three hundred and ninety nine

For Good: In Conversation with Tama Toki of Aotea

Our ‘For Good’ series are a set of conversations with talented people behind some of our favorite environmentally conscious brands. As our team at IN BED continue to work towards our own goals around environmental and social impact we are continuously inspired by others re-thinking what it means to create through a more sustainable lens.

To begin this new series we speak to Tama Toki, founder of New Zealand brand Aotea, a range of therapeutic skincare made using a combination of indigenous knowledge and scientific research. We spoke to Tama about his unique vision, how Māori culture informs every aspect of the brand and everyday life on Aotea - the island for which the brand is named.

Can you tell us a little bit about how Aotea got started and what inspired you to move into creating your own products?

Aotea is the manifestation of what we call rongoā māori (traditional Māori healing remedies). The inspiration comes from my upbringing on an island called Aotea. It is here I learned from my grandparents about the healing flora of the bush. To give context Aotea has no public utility for water or power. Consequently we live closer to the laws of nature. There was no pharmacy, no doctor, and my grandmother would teach us with what we had in the bush. It was (and still is) a māori community. We actually started selling the rongoā at the farmers market to test the concept, and we started getting great feedback, and decided to start moving into the space we’re in now. Every single product is made, packaged and labelled by hand on Aotea. We keep bees, distil and extract the oils from the native flora on our papakāinga (land).

What role did Māori culture play in the creation of Aotea and how does it continue to inform the direction of the brand? 

Tikanga Māori (Māori practice and custom) is at the heart of what we do. We harvest, grow and run the business through an indigenous lens as much as we can. There are principles of Tikanga that are very prevalent, one is a term called kaitiakitanga (it’s actually been imported into legislation so it is becoming honoured by statute and common law in this country which is great). Kaitiakitanga means stewardship, or guardianship over resources (earth, bodies of water, flora + fauna etc), and it is an extension of how māori see their place within nature. In terms of our direction, we’re implementing a closed loop economy with our business by reticulating water for our extraction facilities, as well as a system where we make it as easy as possible for the customer to return their jars so we can reuse them. Further, our facilities are solar powered, and we’re building our own solar farm so as we scale up we can continue to utilise the power of the sun. We grow our own flora at our little plantation on the island. This direction is entirely as a result of the Tikanga we employ.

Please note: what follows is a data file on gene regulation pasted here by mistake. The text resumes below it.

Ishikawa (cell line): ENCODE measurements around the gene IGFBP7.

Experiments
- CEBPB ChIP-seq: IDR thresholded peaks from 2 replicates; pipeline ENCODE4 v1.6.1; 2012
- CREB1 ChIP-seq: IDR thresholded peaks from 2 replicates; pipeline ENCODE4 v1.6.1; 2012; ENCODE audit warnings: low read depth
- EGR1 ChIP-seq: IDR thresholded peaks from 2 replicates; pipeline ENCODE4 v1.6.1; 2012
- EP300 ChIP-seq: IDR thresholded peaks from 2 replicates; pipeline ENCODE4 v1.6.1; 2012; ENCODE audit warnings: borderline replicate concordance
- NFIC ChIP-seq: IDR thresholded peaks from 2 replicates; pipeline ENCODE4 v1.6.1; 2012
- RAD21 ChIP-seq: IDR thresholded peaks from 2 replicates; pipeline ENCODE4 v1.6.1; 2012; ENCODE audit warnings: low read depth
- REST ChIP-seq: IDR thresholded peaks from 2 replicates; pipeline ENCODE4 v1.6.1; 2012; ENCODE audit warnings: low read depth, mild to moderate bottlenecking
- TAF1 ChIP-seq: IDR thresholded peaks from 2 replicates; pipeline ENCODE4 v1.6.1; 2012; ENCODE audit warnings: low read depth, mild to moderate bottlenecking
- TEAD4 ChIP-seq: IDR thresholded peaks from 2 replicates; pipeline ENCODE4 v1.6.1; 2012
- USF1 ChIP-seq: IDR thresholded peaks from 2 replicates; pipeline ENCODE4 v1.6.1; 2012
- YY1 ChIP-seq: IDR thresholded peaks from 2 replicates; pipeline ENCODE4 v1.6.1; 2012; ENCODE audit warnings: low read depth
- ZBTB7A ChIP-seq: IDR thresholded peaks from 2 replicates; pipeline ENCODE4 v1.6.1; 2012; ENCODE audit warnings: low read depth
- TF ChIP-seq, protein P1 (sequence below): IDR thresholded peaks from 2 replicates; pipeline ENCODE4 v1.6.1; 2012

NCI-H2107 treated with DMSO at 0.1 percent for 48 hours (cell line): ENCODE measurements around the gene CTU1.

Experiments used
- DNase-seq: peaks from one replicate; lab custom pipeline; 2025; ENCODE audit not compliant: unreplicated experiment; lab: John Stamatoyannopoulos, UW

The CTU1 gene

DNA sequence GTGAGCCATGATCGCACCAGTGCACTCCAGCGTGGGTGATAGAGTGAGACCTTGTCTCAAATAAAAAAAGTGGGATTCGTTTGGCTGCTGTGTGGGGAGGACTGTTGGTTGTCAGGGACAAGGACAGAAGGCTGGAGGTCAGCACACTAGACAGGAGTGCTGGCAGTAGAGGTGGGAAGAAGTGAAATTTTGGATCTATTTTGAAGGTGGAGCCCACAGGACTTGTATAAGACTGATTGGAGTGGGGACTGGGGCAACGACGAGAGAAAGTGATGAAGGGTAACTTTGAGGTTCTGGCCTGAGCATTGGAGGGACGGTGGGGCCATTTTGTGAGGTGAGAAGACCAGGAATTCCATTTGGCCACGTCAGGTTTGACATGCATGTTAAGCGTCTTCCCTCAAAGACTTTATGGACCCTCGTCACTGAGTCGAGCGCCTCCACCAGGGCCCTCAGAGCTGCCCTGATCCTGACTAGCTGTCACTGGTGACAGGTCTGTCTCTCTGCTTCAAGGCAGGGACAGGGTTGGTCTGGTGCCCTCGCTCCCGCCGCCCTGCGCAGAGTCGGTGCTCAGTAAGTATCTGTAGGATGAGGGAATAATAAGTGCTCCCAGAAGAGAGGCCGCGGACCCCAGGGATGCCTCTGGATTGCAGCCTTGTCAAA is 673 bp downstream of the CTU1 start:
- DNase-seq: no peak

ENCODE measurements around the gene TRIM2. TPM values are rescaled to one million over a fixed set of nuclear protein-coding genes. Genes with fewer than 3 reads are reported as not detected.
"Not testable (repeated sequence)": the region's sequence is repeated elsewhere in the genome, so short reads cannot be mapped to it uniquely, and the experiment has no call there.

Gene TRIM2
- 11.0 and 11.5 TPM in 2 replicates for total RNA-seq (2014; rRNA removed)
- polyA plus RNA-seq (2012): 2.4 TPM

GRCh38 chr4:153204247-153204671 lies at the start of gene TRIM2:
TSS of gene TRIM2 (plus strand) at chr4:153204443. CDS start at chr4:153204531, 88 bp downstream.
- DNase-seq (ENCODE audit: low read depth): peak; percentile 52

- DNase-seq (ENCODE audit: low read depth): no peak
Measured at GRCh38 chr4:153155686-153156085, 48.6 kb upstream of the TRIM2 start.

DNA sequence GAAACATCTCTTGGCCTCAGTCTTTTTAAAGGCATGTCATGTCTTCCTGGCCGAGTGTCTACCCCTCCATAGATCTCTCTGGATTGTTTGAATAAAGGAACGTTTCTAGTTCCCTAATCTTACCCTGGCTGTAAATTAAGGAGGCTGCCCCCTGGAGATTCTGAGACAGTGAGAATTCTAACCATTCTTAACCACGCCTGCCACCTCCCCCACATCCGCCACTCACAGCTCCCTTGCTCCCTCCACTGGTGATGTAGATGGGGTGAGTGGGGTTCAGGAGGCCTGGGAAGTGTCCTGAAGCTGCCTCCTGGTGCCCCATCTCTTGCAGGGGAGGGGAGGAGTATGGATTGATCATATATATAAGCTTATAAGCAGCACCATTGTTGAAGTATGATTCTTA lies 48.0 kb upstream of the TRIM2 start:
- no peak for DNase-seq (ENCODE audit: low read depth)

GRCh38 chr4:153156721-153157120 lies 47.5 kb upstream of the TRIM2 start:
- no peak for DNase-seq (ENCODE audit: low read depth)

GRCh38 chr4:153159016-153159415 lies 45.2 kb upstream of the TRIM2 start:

Similar to our direction being very Tikanga focused, the island of Aotea is also expressed significantly in how we operate. Life is very quiet on the island. Where we are based there is no cellphone coverage so when we are there we depart significantly from the rigours and tiring nature of always being ‘plugged in’. It allows us to think and be clear in what we’re doing. Being on the island means we get our food from the land as well as the water. Our wider family are sea people; often making a living by farming mussels or crayfish. It’s a huge part of who we are and what we do, in fact, our iwi / tribe is called Ngāti Wai, which means people of the water.

Can you tell us a little bit about how you’ve gone about building a skincare brand in a more sustainably conscious and less impactful way? 

Sustainability is a popular word at the moment and it means different things to different people. One of our key business pillars is ‘honouring indigneous knowledge’ and through this lens and our Kaitiakitanga values we aim to embody the traditional Māori view, which by default is innately sustainable. Being mindful and respecting the ecosystem you're working within is what we strive for in our business. The spirits within nature are far more intricate than what we see or intellectualise. Within Aotea, we're careful to propagate only from species we already have on the island or from our own nursery. We're not bringing anything new from elsewhere in New Zealand or the world. We look into how the flora works within itself and we don't disturb these intricacies; instead we work to aid them.

Aotea marries Indigenous knowledge with scientific research, how has the research & development side of your business developed over time and where do you see this heading in the future? 

We are super excited about the R&D. There is a little bit of a responsibility for us to take what our ancestors have learned, and to extend it, we believe anyway. So in light of this we have bought something called a supercritical extractor which will allow us to critically extract the plant agents so we can have them tested, and one day conduct clinical trials to learn of the efficacy of the healing compounds we work with. We have partnered with a laboratory in Wellington to do these tests and trials. This will give credence to the anecdotes and traditions of our ancestors. This is still a while away for us, but hopefully next year we can start sharing more about science and R&D.

Shop Aotea online or at our Paddington flagship store.

 

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